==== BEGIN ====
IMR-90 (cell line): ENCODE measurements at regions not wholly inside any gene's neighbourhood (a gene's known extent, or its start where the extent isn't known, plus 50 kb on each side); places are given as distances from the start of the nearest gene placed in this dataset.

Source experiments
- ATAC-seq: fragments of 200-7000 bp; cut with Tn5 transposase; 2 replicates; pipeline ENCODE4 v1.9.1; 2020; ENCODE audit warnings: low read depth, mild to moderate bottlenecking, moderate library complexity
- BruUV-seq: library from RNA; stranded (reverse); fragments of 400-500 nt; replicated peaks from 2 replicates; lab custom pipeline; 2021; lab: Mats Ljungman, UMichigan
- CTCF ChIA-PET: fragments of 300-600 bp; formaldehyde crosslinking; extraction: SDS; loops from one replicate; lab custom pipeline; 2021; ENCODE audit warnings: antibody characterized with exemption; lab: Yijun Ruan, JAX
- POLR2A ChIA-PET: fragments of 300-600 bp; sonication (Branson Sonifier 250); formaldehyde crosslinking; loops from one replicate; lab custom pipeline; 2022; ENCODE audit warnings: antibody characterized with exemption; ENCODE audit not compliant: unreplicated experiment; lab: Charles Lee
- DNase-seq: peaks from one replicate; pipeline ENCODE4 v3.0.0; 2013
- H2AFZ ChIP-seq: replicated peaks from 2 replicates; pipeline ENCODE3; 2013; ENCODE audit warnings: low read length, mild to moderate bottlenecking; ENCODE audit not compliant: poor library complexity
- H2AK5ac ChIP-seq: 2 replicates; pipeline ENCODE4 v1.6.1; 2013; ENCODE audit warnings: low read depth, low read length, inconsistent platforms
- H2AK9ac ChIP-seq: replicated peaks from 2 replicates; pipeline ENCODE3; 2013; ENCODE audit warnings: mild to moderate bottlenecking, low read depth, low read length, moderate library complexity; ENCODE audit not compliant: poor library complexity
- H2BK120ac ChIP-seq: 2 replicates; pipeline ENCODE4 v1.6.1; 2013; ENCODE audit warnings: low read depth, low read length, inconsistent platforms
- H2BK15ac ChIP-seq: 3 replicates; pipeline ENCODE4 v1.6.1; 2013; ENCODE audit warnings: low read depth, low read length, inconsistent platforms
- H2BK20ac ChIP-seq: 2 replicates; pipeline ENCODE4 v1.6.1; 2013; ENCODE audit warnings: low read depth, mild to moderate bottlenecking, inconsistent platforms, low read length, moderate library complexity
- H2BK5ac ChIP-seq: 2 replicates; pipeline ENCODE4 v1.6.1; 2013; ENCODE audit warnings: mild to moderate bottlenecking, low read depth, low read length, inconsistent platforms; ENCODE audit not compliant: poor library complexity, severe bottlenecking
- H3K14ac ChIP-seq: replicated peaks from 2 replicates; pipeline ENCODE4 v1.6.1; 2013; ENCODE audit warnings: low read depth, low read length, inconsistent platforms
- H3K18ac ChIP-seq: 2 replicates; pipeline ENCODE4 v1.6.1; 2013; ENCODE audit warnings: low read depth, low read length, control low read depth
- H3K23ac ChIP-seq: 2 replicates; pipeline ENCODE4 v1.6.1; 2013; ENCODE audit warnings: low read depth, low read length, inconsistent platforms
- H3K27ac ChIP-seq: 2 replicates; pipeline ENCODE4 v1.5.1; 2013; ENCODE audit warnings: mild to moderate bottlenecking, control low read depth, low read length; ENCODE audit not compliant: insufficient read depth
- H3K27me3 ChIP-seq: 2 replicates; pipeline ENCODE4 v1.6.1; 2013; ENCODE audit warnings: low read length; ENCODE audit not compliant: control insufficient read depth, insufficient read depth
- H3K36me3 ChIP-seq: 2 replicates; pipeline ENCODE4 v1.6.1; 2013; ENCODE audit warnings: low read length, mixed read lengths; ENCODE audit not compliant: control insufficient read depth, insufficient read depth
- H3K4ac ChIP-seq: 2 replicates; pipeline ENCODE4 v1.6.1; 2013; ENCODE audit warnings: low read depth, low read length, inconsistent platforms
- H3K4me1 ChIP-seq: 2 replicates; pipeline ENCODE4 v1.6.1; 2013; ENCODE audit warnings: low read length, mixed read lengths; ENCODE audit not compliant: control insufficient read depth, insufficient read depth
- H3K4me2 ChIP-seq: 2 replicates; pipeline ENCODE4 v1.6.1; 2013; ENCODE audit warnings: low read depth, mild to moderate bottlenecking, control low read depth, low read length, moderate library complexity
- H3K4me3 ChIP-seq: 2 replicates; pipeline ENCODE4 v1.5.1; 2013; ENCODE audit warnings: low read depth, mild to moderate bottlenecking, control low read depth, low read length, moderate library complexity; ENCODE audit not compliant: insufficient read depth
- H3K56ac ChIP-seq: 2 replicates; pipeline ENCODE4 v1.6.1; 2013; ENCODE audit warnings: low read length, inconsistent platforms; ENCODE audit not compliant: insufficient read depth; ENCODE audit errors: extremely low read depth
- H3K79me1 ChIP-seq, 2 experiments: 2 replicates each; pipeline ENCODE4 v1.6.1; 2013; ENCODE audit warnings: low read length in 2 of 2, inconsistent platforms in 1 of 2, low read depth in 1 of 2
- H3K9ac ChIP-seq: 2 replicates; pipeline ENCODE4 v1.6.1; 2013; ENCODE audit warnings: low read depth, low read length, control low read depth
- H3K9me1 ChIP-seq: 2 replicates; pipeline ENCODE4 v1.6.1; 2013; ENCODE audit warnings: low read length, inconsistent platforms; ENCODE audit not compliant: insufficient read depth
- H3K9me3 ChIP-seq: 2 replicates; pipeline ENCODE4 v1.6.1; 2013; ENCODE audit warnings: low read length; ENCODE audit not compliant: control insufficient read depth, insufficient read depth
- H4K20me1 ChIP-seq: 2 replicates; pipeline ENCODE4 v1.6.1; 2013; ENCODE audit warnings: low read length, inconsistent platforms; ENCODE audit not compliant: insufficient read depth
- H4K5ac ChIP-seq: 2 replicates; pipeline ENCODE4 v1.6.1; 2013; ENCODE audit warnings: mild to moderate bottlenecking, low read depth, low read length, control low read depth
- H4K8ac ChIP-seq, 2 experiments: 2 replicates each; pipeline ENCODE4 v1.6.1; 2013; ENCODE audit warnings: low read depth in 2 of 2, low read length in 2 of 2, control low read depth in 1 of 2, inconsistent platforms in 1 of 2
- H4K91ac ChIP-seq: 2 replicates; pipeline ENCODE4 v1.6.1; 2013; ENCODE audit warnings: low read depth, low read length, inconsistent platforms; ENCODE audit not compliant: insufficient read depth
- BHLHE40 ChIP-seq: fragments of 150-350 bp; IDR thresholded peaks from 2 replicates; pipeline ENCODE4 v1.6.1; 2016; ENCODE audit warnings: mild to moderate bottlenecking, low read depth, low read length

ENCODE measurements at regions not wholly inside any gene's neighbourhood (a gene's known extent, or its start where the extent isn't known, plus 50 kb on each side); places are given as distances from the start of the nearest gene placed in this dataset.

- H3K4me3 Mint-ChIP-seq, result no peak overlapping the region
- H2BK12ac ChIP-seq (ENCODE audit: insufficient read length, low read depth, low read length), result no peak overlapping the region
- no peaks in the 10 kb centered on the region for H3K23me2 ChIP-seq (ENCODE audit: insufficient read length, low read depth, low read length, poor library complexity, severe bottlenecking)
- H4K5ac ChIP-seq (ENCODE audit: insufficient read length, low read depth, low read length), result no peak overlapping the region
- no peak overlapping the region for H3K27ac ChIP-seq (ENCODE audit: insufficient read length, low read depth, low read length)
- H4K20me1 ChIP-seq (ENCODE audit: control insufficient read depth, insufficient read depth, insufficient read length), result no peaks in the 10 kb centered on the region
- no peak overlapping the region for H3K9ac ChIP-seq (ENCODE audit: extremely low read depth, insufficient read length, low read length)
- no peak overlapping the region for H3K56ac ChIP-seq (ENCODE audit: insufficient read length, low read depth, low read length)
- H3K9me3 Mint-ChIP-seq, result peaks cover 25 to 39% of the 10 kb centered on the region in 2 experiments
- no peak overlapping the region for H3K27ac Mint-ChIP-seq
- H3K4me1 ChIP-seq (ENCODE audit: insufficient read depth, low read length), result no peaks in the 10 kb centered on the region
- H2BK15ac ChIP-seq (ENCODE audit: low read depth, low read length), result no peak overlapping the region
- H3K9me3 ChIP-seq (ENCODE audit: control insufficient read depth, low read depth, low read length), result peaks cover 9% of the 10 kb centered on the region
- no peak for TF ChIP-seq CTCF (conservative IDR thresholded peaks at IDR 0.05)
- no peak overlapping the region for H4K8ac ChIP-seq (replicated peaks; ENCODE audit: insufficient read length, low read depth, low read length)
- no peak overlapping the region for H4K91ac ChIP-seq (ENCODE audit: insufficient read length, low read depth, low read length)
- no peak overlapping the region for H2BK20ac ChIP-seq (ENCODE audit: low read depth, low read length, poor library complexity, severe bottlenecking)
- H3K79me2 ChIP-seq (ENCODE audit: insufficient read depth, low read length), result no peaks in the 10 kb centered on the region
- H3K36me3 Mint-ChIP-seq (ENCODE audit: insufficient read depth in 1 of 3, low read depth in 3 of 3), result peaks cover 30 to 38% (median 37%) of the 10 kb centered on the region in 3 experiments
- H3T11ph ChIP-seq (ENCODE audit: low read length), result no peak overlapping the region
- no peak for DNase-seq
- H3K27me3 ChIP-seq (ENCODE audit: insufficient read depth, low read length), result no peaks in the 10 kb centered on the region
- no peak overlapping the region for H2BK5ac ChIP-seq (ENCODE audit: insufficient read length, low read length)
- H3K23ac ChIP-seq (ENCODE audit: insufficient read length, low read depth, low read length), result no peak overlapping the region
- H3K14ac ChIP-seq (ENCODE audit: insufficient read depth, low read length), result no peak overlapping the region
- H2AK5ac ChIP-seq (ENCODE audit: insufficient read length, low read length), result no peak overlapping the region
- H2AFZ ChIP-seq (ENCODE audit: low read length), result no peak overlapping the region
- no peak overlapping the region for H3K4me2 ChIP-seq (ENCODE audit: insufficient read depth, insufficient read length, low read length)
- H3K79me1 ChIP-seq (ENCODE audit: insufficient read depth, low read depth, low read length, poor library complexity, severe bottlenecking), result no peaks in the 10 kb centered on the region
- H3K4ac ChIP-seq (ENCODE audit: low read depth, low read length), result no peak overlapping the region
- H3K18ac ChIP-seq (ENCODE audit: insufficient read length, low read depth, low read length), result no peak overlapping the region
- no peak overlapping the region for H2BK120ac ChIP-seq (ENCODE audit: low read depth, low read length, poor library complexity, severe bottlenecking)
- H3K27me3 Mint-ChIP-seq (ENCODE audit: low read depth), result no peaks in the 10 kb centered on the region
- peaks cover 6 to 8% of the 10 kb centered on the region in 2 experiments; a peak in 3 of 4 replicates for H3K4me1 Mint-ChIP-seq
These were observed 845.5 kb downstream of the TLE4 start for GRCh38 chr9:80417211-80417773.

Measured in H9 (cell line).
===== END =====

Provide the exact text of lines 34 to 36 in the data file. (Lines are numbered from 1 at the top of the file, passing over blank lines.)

- BHLHE40 ChIP-seq: fragments of 150-350 bp; IDR thresholded peaks from 2 replicates; pipeline ENCODE4 v1.6.1; 2016; ENCODE audit warnings: mild to moderate bottlenecking, low read depth, low read length

ENCODE measurements at regions not wholly inside any gene's neighbourhood (a gene's known extent, or its start where the extent isn't known, plus 50 kb on each side); places are given as distances from the start of the nearest gene placed in this dataset.

- H3K4me3 Mint-ChIP-seq, result no peak overlapping the region